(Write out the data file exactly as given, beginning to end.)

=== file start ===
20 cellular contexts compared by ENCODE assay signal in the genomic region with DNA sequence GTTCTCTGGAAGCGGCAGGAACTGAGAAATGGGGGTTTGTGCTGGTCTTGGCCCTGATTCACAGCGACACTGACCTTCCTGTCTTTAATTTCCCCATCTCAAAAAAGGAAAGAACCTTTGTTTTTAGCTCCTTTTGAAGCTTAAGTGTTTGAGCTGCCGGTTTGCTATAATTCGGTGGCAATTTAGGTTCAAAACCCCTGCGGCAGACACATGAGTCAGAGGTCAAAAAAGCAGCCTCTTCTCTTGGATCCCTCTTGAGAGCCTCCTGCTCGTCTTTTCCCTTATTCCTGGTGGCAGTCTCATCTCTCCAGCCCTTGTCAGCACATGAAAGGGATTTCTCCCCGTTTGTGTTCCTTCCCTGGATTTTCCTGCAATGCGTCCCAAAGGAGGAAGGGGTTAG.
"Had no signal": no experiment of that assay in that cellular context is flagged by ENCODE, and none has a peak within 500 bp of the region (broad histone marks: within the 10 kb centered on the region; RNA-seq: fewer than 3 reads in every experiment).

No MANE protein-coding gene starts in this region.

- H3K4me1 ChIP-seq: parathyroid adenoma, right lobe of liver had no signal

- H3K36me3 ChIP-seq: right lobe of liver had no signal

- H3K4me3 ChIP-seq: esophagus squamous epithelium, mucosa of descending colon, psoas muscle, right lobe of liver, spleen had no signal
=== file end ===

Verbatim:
20 cellular contexts compared by ENCODE assay signal in the genomic region with DNA sequence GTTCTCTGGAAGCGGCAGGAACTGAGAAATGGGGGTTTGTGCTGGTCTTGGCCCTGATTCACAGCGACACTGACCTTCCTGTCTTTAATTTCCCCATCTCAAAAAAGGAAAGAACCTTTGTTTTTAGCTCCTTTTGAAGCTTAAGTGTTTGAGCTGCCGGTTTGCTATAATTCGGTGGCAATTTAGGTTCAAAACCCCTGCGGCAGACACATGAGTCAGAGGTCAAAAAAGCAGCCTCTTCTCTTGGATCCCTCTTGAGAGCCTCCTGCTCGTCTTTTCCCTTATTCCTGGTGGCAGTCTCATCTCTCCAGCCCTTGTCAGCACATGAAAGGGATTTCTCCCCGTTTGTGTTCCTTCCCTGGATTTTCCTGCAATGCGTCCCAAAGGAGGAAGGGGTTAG.
"Had no signal": no experiment of that assay in that cellular context is flagged by ENCODE, and none has a peak within 500 bp of the region (broad histone marks: within the 10 kb centered on the region; RNA-seq: fewer than 3 reads in every experiment).

No MANE protein-coding gene starts in this region.

- H3K4me1 ChIP-seq: parathyroid adenoma, right lobe of liver had no signal

- H3K36me3 ChIP-seq: right lobe of liver had no signal

- H3K4me3 ChIP-seq: esophagus squamous epithelium, mucosa of descending colon, psoas muscle, right lobe of liver, spleen had no signal